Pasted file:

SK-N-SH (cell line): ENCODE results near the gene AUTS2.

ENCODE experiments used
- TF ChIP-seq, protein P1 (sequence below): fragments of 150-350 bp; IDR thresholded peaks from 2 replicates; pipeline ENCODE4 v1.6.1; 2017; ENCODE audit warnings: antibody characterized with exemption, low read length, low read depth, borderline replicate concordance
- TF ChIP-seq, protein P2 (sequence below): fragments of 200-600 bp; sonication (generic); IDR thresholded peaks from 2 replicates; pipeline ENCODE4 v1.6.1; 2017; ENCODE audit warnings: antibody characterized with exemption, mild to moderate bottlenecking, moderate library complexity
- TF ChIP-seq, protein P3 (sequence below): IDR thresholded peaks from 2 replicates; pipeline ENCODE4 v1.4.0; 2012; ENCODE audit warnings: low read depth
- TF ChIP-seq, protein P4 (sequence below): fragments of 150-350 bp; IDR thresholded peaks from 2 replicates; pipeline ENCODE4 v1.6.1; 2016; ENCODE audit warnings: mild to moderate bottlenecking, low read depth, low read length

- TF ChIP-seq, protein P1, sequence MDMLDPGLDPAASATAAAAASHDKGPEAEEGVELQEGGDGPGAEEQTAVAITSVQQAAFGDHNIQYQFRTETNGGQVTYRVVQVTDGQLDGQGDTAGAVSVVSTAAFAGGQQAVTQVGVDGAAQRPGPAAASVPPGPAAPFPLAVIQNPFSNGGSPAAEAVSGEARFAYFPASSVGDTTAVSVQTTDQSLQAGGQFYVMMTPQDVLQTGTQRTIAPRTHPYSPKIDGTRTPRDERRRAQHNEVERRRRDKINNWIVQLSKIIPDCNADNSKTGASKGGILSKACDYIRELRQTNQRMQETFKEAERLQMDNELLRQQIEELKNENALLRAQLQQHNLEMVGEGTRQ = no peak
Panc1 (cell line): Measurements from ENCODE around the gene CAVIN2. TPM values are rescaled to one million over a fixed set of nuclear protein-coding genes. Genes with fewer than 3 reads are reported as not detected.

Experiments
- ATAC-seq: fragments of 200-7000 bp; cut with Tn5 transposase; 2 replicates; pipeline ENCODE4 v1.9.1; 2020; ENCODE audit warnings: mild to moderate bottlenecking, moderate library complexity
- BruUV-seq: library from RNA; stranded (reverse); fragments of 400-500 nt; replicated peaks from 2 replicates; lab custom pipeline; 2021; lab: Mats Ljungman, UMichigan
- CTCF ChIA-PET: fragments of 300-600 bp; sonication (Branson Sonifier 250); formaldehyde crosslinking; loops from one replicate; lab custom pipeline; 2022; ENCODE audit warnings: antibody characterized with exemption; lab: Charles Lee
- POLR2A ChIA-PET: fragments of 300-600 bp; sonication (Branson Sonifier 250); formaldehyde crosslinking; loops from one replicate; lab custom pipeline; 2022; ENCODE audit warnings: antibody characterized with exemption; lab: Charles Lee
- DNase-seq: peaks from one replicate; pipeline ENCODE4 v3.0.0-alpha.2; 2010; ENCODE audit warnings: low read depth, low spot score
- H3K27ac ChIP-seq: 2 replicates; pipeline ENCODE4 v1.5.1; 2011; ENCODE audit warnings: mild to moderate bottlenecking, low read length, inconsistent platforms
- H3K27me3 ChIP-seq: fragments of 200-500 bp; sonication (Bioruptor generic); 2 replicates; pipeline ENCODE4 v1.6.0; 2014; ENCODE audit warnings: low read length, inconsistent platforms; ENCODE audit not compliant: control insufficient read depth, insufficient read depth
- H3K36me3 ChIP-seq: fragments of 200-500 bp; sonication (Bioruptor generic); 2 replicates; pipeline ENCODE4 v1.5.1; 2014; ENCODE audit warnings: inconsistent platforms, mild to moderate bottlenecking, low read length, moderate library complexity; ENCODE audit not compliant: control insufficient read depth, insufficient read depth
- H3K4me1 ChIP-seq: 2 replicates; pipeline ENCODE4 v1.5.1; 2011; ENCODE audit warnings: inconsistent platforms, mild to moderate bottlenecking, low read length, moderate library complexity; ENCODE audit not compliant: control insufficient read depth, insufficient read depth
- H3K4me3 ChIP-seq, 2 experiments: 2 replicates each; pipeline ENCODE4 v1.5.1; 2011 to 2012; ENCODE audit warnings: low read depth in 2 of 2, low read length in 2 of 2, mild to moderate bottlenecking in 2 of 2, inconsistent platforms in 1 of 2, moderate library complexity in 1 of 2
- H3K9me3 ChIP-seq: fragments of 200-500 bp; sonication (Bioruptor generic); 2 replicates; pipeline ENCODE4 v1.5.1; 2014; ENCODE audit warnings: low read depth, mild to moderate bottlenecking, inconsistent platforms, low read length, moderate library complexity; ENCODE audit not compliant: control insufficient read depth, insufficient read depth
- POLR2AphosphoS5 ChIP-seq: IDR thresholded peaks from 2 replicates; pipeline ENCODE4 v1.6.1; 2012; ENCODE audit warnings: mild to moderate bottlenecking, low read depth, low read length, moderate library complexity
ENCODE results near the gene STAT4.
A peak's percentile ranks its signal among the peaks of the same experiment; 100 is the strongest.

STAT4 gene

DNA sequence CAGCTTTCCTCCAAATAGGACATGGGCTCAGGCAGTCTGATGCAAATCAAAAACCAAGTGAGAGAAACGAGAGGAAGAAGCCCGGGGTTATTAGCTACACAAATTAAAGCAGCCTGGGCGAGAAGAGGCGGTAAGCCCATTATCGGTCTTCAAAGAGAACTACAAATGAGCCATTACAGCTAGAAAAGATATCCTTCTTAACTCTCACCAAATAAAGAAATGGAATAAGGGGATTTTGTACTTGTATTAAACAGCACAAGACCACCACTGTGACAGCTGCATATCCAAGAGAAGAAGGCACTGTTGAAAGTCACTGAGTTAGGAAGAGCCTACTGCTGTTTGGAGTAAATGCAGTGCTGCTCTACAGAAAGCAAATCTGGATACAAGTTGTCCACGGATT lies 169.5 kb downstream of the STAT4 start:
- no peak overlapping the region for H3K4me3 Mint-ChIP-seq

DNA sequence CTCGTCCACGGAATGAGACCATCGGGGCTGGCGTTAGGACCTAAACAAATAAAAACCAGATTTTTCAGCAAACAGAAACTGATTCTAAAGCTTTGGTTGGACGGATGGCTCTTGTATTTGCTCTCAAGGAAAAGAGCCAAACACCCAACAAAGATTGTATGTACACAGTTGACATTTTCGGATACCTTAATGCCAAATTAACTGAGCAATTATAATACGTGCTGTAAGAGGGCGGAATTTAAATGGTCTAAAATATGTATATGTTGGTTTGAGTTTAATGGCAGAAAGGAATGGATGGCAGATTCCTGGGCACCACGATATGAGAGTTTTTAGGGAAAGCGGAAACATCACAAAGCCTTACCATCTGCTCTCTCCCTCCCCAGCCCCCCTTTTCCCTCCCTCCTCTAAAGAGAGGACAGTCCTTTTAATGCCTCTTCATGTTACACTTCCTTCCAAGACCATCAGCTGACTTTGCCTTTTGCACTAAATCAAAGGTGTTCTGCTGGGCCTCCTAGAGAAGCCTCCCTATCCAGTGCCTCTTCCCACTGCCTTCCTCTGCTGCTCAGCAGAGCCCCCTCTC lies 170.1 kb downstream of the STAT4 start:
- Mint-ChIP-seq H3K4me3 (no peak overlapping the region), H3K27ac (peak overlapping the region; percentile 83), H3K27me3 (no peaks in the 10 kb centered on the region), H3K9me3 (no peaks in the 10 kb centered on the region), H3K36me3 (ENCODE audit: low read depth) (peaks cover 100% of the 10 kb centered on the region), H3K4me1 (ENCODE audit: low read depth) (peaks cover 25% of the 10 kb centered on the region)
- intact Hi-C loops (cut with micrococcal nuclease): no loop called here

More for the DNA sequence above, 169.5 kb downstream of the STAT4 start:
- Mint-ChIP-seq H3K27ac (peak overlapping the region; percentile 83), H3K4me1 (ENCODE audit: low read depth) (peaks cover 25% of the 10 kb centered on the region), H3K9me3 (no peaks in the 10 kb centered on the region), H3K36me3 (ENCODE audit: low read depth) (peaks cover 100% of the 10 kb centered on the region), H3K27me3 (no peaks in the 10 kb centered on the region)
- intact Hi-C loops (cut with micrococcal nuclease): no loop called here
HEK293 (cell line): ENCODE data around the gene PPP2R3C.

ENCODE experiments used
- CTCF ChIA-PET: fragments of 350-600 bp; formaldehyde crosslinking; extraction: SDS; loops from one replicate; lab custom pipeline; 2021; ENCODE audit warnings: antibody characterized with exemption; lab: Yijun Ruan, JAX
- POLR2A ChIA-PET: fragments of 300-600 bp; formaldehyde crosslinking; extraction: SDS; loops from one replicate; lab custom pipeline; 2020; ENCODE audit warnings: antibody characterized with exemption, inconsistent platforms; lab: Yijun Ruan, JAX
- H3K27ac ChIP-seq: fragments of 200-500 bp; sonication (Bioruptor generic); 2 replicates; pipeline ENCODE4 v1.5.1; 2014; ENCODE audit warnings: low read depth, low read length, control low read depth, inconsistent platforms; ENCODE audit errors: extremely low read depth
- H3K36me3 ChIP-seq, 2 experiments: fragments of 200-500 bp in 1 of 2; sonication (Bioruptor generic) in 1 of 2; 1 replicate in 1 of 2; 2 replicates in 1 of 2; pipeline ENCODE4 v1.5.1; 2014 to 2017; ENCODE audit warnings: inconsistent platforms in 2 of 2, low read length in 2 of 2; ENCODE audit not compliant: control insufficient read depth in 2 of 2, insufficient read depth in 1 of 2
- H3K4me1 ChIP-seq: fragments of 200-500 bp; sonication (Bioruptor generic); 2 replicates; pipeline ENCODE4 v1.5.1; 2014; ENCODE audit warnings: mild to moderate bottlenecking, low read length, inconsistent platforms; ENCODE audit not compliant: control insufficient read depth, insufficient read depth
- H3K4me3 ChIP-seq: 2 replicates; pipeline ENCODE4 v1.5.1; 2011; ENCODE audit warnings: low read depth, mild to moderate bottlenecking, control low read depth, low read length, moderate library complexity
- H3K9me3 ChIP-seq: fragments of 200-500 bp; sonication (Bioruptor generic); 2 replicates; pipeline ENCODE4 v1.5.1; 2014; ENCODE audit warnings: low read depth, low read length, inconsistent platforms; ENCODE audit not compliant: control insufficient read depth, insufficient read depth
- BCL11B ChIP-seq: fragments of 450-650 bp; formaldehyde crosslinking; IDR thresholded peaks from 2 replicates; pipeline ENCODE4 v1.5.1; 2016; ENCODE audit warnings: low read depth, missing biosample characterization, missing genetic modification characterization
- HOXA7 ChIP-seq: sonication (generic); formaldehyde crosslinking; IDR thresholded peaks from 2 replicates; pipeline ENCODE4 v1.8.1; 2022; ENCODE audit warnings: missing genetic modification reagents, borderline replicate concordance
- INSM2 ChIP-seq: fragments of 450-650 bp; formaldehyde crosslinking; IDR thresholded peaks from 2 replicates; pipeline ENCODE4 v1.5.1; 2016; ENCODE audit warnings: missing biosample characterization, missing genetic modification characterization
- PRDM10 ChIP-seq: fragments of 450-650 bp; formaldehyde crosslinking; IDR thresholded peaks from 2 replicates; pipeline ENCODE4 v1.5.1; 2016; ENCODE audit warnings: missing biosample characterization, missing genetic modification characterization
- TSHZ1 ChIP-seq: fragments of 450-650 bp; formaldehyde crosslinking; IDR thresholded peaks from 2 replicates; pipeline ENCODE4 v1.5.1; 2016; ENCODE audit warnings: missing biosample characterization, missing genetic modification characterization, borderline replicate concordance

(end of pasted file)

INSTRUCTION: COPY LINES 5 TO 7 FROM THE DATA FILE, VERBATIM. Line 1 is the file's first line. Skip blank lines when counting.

- TF ChIP-seq, protein P3 (sequence below): IDR thresholded peaks from 2 replicates; pipeline ENCODE4 v1.4.0; 2012; ENCODE audit warnings: low read depth
- TF ChIP-seq, protein P4 (sequence below): fragments of 150-350 bp; IDR thresholded peaks from 2 replicates; pipeline ENCODE4 v1.6.1; 2016; ENCODE audit warnings: mild to moderate bottlenecking, low read depth, low read length

- TF ChIP-seq, protein P1, sequence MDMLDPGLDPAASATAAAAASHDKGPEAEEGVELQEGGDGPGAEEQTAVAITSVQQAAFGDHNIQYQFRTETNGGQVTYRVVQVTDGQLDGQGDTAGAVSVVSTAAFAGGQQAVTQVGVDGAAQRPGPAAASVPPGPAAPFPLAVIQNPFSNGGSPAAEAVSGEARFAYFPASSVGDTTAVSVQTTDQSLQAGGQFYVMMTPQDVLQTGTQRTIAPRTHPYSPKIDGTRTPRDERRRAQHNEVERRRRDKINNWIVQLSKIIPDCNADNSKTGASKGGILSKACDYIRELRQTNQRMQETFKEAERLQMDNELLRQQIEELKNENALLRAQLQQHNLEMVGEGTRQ = no peak